After the end of World War Two, when Japanese war criminals were apprehended and interrogated, they wrote confessions.
An archive bureau in northeast China is drawing together experts to decode a vast number of document…
BEIJING, July 3 — Confessions made by 45 Japanese war criminals tried and convicted by military tribunals in China after World War II (WWII) were published online on Thursday.
Handwritten confessions, along with Chinese translations and abstracts in both Chinese and English, have been published on the website of the State Archives Administration, said the administration’s deputy director Li Minghua at a press conference on Thursday.
“These archives are hard evidence of the heinous crimes committed by Japanese imperialism against the Chinese,” Li said.
“Japanese Prime Minister Shinzo Abe, disregarding historical justice and human conscience, has been openly talking black into white, misleading the public, and beautifying Japanese aggression and its colonial history since he took office,” Li told reporters.
“This challenges WWII achievements and the post-WWII international order.
“The administration has made them available online before the 77th anniversary of the July 7 incident to remember history, take history as a mirror, cherish peace… and prevent the replay of such a historical tragedy,” Li added.
The July 7 incident, or the Lugouqiao Incident, in 1937 marked the beginning of China’s War of Resistance Against Japanese Aggression, which lasted eight years.
China began publishing “confessions” of 45 convicted Japanese World War II criminals on Thursday, officials said, in Beijing’s latest effort to highlight the past amid a territorial dispute between the two.
BEIJING: China began publishing “confessions” of 45 convicted Japanese World War II criminals on Thursday, officials said, in Beijing’s latest effort to highlight the past amid a territorial dispute between the two.
The documents, handwritten by Japanese tried and convicted by military courts in China after the war, are being released one a day for 45 days by the State Archives Administration (SAA), it said in a statement on its website.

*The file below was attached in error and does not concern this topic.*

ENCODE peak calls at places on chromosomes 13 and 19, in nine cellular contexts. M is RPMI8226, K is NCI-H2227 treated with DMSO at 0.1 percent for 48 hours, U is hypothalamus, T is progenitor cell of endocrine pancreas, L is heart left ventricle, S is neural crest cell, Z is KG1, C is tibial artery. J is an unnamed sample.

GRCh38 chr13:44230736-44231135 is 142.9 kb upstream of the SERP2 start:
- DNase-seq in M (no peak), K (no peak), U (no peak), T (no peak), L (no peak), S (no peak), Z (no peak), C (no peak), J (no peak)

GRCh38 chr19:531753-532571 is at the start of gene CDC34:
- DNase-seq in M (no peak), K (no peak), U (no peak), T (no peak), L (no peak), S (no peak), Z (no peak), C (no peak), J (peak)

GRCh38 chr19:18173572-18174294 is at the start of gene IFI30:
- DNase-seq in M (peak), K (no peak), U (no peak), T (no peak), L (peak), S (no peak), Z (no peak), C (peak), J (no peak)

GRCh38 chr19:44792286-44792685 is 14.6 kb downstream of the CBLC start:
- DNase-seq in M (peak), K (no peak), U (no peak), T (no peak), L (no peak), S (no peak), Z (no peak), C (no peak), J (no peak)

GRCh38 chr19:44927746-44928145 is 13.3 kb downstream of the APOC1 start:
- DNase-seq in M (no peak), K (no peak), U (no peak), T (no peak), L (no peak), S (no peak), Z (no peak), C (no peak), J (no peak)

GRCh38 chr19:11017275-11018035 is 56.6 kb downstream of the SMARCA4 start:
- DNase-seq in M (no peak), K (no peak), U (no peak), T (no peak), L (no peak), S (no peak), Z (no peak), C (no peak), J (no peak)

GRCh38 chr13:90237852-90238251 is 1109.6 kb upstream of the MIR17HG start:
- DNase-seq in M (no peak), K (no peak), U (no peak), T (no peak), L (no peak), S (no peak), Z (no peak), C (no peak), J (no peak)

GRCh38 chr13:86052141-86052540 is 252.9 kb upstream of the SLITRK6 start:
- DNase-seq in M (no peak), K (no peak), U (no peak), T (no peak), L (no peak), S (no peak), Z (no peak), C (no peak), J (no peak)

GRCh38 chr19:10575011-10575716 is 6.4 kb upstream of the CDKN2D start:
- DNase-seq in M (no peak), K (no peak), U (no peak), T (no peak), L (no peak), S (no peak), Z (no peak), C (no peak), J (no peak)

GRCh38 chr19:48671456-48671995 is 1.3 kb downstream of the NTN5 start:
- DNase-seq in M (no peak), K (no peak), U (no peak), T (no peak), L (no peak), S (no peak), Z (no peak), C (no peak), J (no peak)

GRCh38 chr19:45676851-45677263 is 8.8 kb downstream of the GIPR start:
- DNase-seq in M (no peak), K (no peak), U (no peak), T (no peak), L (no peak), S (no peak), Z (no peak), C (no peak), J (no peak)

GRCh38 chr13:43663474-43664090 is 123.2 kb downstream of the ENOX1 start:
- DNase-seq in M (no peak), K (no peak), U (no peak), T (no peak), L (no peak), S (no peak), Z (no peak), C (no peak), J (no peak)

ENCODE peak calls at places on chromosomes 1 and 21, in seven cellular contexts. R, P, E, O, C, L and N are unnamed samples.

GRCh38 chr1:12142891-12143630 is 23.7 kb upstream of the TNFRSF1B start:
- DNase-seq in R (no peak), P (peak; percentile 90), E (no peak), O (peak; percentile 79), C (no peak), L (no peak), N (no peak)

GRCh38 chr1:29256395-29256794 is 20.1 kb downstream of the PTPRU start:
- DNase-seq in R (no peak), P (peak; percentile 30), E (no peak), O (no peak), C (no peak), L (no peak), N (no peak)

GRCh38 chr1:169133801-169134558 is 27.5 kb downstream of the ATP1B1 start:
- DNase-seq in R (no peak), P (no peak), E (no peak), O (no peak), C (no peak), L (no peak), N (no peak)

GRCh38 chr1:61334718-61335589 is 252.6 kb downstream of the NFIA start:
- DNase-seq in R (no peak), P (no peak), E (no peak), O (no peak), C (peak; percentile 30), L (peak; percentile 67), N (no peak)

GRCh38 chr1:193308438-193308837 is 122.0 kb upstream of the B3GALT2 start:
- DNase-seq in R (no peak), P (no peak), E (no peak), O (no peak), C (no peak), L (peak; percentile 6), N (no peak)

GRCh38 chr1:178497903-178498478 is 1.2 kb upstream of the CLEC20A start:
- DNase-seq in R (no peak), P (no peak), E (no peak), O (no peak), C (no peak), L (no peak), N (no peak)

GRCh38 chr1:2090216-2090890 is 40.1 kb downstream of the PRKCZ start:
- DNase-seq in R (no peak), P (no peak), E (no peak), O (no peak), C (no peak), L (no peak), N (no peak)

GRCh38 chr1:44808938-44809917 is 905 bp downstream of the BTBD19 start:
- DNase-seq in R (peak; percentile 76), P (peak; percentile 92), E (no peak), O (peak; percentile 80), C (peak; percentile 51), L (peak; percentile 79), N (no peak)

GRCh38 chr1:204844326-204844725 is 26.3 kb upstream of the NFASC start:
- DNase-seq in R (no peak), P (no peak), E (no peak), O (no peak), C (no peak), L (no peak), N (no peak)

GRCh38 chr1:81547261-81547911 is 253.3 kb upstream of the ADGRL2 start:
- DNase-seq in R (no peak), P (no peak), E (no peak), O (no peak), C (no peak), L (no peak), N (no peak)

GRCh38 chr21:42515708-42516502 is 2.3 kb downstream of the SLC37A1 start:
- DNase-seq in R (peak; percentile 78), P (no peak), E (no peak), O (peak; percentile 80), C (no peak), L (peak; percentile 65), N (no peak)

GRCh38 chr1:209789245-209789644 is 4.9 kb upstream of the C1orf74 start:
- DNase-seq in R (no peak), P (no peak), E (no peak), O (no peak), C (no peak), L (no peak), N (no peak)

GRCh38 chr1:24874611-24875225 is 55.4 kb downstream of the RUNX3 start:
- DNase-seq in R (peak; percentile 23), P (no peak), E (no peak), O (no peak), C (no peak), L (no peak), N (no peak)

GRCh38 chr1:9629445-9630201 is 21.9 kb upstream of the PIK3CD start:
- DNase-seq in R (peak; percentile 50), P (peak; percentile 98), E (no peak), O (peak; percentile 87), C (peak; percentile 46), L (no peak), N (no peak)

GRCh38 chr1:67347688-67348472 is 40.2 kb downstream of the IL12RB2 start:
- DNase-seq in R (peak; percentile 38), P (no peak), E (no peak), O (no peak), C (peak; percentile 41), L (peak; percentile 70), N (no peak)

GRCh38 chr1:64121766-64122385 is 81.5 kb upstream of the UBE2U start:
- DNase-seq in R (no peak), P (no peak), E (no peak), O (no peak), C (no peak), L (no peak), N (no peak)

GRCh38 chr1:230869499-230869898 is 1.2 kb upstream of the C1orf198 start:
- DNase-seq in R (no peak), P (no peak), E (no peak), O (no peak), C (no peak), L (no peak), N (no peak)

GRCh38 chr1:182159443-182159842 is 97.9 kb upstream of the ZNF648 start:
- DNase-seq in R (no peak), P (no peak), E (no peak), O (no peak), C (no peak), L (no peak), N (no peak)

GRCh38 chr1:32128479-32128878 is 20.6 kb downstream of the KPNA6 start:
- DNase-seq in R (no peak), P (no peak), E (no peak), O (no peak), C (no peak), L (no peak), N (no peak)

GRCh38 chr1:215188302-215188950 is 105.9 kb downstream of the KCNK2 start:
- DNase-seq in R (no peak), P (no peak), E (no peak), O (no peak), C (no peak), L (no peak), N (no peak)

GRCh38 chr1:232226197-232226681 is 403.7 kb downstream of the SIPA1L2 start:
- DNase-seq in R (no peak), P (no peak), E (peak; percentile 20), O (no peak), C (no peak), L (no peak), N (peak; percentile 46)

In the first, dated 1954 and 38 pages long, Keiku Suzuki, described as a lieutenant general and commander of Japan’s 117th Division, admitted ordering a Colonel Taisuke to “burn down the houses of about 800 households and slaughter 1,000 Chinese peasants in a mop-up operation” in the Tangshan area, according to the official translation.
Among a litany of other crimes with a total toll in the thousands, he also confessed that he “cruelly killed 235 Chinese peasants seeking refuge in a village near Lujiayu”.
He also “ordered the Epidemic Prevention and Water Supply Squad to spread cholera virus in three or four villages”.
The document, which is littered with descriptions of “Japanese imperialists”, appeared to have been written by someone with native-level command of Japanese, said one Japanese journalist who saw it.
However, some of the sentences were very long and contained multiple clauses, possibly indicating it had gone through several drafts.
It was not clear whether Suzuki’s or the other yet-to-be-published confessions — all of them relating to 45 war criminals put on trial in China in 1956 — were previously publicly available.
Suzuki was held by Soviet forces at the end of the conflict and transferred to Chinese custody in 1950, earlier Chinese documents said, adding that he was sentenced to 20 years in prison by the court and released in 1963.
The publication of the confessions comes as Tokyo and Beijing are at odds over a territorial dispute in the East China Sea, and as Beijing has argued that a reinterpretation of Japan’s pacifist constitution could open the door to remilitarisation of a country it considers insufficiently penitent for its actions in World War II.
China regularly accuses Japan of failing to face up to its history of aggression in Asia, criticism that has intensified since the democratic re-election in December 2012 of Prime Minister Shinzo Abe, who has advocated a more muscular defence and foreign policy stance.
China was outraged in December last year when Abe visited Tokyo’s Yasukuni Shrine, where the souls of Japan’s war dead, including several high-level officials executed for war crimes after World War II, are enshrined.
“These archives are hard evidence of the heinous crimes committed by Japanese imperialism against the Chinese,” the SAA’s deputy director Li Minghua was quoted as saying by the official Xinhua news agency.
“Japanese Prime Minister Shinzo Abe, disregarding historical justice and human conscience, has been openly talking black into white, misleading the public, and beautifying Japanese aggression and its colonial history since he took office,” Li said.
The SAA said the documents were being released to mark the 77th anniversary Monday of the Marco Polo Bridge incident, a clash between Chinese and Japanese troops near Beijing, commemorated as the start of what is known in China as the War of Resistance Against Japanese Aggression, which ended with Tokyo’s World War II defeat in 1945.